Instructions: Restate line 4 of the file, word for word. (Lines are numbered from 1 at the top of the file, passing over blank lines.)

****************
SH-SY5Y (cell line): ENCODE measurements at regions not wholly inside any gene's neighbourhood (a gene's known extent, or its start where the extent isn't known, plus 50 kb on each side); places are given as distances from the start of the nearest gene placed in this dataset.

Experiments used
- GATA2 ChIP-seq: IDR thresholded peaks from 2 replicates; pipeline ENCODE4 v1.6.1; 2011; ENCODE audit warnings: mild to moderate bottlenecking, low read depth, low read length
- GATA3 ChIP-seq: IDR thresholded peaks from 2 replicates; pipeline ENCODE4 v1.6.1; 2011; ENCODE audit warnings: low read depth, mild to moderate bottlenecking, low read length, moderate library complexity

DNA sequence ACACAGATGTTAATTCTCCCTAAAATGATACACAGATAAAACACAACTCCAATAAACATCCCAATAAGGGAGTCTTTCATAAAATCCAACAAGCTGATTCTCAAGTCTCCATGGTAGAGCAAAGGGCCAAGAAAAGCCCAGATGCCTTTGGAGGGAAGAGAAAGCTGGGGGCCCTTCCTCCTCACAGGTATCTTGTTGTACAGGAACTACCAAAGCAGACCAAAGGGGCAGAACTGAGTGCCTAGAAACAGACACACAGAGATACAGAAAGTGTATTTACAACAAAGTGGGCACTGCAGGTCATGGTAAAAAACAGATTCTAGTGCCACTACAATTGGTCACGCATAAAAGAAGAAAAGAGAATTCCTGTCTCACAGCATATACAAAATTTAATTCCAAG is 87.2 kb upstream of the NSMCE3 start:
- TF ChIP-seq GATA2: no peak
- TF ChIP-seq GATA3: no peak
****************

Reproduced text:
- GATA3 ChIP-seq: IDR thresholded peaks from 2 replicates; pipeline ENCODE4 v1.6.1; 2011; ENCODE audit warnings: low read depth, mild to moderate bottlenecking, low read length, moderate library complexity